Academic journal article Academic Exchange Quarterly

Practicing to Teach: Oral History in Education

Academic journal article Academic Exchange Quarterly

Practicing to Teach: Oral History in Education

Article excerpt

Abstract

Since 2000, two teacher educators have collaborated to develop and implement an interdisciplinary service-learning project in which senior-level teacher candidates have participated. Oral history provides the vehicle for service-learning. Each of the candidates identifies, interviews, and writes an oral history on a woman who experienced World War II, on the home front or in the armed forces, as a teenager or young adult. By writing the oral histories, the candidates preserved history and learned history, writing, and pedagogical practices.

Introduction

In a linear, top-down model of teacher education, a professor tells about, and possibly demonstrates, effective teaching methods for teacher candidates with the hope that the methods will be eventually emulated by new teachers. [1] But a truism winding through some educational circles is that teachers tend to teach the way they were taught, rather than what they were taught.[2] If this premise is accepted, a different approach is needed--one that features feasibility rather than wishful thinking. As teachers of a methods course for elementary school majors, we wrestled with ways to teach that would equip teachers to move beyond traditional textbook-based instruction to explore authentic ways to engage students.

Before teacher candidates enter their first methods class, they have been students for fourteen or more years. Whether or not teachers employed effective methods to engage them in learning, their understanding of teaching was imprinted with a prototypical pattern. To simply continue replicating a pattern of effective teaching is an auspicious circumstance for a methods teacher; to discard an old pattern and replace it with a new one is a worthwhile challenge. In either case, teacher candidates should learn to be effective educators by being engaged in learning and teaching experiences originating in effective practices. Oral history provides such an experience.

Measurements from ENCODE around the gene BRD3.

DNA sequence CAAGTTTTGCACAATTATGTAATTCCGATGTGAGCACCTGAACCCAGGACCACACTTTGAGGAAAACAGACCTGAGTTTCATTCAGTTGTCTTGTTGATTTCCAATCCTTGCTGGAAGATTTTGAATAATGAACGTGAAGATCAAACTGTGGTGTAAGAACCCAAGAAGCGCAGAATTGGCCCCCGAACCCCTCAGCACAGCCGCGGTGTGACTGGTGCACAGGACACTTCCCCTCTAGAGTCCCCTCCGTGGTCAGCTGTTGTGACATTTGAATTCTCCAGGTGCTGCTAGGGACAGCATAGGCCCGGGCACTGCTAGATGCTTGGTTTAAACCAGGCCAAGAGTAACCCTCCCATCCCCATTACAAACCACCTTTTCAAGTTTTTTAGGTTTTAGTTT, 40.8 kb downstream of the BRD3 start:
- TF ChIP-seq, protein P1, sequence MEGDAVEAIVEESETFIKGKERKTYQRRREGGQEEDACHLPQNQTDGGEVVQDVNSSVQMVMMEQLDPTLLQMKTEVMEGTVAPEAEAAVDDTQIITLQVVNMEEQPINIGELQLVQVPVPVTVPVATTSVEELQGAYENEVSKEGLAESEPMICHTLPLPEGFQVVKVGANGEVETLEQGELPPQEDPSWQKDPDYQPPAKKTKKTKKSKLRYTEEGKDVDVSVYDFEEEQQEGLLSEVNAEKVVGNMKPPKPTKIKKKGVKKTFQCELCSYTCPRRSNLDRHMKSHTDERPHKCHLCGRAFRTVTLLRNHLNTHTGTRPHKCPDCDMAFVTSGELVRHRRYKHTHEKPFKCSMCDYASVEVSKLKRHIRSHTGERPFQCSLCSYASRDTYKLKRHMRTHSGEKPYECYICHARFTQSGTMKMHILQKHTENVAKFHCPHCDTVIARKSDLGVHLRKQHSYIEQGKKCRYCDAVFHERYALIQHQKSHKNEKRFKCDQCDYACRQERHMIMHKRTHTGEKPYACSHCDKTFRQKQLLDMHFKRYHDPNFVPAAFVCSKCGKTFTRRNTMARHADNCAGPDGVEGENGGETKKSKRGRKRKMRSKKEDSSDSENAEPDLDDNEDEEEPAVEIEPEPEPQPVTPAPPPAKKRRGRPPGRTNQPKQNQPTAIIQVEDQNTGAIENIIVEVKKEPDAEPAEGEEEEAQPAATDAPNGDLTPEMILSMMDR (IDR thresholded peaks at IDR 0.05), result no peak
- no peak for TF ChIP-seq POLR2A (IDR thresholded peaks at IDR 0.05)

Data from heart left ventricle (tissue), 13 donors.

Oral history is a process and product. Information is acquired, usually through interviews, from individuals with firsthand knowledge of a historical event or era. The product is either the transcripts or a story about the interviewee based on the transcripts.

Women of World War II

While much has been written about men who served in the armed forces during World War II, little is written about the daily lives of women during that period. Women served in the armed forces as nurses and support staff, they worked in factories manufacturing armaments and equipment for the war effort, and volunteered to support the troops in many ways. But the vast majority of women did their part by writing to servicemen, enduring hardships of rationing, following the news about the war, maintaining their families and the American way of life, and praying that their loved ones and all who fought in the war would return home alive and uninjured. Through this oral history project, these women are recognized for their contributions, and future generations will have the privilege of learning about life during World War II as the women experienced it. These women's stories, written by the candidates, have been collected in ten volumes thus far, one for each semester, of oral histories.

Oral History as Teaching Methodology

With the salient purpose of encouraging candidates to become effective teachers, we modeled an oral history project for integrating social studies--particularly history--and language arts. Our aim was that candidates would perceive the connection between a way to learn and a way to teach. By hearing the women's stories, candidates learned about World War II from women who experienced the world at war. Each candidate identified a woman, interviewed her, wrote her story, and prepared it for publication. While there are language arts dimensions of the project, this article features oral history and its significance for teaching history and civics. …

Search by... Author
Show... All Results Primary Sources Peer-reviewed

Oops!

An unknown error has occurred. Please click the button below to reload the page. If the problem persists, please try again in a little while.